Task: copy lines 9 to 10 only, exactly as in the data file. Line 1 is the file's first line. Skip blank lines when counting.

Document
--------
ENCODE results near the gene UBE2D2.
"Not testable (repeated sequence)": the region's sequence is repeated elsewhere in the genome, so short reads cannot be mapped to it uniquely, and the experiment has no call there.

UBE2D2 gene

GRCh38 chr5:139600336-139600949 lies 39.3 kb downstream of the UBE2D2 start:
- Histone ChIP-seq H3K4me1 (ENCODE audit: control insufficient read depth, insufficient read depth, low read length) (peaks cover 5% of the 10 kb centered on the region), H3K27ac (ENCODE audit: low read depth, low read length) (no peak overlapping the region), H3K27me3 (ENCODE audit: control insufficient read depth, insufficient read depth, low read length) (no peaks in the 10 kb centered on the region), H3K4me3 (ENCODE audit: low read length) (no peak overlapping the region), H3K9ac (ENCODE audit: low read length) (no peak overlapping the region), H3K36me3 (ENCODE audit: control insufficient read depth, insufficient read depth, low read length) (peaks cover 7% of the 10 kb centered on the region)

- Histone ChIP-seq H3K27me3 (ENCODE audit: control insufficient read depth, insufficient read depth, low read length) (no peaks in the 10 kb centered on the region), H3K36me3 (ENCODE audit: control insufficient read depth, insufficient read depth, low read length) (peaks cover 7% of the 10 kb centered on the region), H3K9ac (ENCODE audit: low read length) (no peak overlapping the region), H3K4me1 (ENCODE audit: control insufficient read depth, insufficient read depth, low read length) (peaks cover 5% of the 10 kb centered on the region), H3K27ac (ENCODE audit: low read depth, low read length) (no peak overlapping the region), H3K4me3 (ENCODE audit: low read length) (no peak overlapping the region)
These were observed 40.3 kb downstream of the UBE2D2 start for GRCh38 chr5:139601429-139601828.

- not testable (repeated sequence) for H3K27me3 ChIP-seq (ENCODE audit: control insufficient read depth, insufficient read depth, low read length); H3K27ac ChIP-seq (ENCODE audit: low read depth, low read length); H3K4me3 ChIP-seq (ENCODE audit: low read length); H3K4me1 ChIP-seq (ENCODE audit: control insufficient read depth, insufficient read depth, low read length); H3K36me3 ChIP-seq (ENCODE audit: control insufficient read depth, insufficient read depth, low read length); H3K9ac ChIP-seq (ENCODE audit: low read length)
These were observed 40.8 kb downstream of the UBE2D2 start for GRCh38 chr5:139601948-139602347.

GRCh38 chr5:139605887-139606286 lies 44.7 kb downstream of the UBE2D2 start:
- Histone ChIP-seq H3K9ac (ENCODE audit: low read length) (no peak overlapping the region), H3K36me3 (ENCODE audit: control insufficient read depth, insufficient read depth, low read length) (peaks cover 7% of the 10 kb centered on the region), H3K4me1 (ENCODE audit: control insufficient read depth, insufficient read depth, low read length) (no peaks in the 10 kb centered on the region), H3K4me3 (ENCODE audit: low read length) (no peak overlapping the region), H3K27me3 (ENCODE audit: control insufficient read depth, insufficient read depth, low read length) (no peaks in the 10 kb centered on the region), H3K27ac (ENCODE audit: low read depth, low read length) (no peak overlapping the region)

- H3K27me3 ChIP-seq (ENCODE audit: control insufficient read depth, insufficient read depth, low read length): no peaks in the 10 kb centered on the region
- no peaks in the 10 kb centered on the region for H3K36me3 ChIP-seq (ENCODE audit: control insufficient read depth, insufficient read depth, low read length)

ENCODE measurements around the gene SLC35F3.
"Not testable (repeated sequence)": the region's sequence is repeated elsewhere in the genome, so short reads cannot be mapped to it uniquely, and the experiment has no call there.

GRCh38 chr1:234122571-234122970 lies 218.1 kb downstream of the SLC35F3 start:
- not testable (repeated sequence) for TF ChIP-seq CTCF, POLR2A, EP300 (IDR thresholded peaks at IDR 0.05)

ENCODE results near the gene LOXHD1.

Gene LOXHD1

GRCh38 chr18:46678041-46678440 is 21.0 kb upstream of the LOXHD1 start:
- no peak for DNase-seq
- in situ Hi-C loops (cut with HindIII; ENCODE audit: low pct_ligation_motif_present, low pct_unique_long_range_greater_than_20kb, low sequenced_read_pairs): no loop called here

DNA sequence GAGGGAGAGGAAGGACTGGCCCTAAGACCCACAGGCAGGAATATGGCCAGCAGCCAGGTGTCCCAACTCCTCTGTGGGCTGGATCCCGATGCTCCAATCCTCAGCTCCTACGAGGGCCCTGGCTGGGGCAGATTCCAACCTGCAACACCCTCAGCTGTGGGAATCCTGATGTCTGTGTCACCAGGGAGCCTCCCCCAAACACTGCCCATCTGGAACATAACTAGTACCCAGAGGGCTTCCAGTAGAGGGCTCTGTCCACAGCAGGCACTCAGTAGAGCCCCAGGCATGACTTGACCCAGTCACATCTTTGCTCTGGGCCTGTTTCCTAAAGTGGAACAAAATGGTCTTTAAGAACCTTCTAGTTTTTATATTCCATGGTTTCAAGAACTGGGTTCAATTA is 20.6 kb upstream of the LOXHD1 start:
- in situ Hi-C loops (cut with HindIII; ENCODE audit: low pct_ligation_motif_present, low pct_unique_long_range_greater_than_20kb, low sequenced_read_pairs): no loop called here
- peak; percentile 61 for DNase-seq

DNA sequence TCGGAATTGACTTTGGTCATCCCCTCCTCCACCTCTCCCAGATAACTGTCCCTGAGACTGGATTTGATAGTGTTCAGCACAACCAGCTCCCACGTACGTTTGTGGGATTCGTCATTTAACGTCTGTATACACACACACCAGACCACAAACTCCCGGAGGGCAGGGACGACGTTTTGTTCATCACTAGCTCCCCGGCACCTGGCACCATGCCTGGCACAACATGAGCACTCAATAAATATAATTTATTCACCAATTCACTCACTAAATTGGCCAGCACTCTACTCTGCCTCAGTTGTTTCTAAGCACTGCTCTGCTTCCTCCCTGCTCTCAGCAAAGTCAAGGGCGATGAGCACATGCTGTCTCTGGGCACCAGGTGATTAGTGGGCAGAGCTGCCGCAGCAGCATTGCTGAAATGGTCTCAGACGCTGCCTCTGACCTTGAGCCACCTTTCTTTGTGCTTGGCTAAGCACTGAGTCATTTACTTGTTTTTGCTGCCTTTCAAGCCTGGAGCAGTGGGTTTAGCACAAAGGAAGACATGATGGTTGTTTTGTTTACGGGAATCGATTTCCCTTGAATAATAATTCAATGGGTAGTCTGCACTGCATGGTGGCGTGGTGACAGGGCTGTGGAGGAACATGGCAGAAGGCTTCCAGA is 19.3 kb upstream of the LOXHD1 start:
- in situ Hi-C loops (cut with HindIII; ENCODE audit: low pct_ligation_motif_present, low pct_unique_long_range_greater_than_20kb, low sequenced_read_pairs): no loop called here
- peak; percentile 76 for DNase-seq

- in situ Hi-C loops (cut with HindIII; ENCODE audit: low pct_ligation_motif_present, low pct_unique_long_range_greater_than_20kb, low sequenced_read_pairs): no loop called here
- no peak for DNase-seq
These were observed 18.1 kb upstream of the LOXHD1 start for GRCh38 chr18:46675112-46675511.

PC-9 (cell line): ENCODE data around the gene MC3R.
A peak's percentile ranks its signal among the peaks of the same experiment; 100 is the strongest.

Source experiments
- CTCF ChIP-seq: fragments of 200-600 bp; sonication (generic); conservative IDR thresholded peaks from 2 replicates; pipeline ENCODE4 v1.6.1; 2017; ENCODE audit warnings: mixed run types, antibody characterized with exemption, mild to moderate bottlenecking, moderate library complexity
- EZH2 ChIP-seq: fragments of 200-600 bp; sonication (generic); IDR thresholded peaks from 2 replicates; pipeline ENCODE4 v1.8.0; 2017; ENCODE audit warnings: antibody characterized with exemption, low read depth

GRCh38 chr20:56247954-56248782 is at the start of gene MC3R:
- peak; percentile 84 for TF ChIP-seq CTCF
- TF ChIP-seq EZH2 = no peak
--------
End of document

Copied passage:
These were observed 40.8 kb downstream of the UBE2D2 start for GRCh38 chr5:139601948-139602347.

GRCh38 chr5:139605887-139606286 lies 44.7 kb downstream of the UBE2D2 start: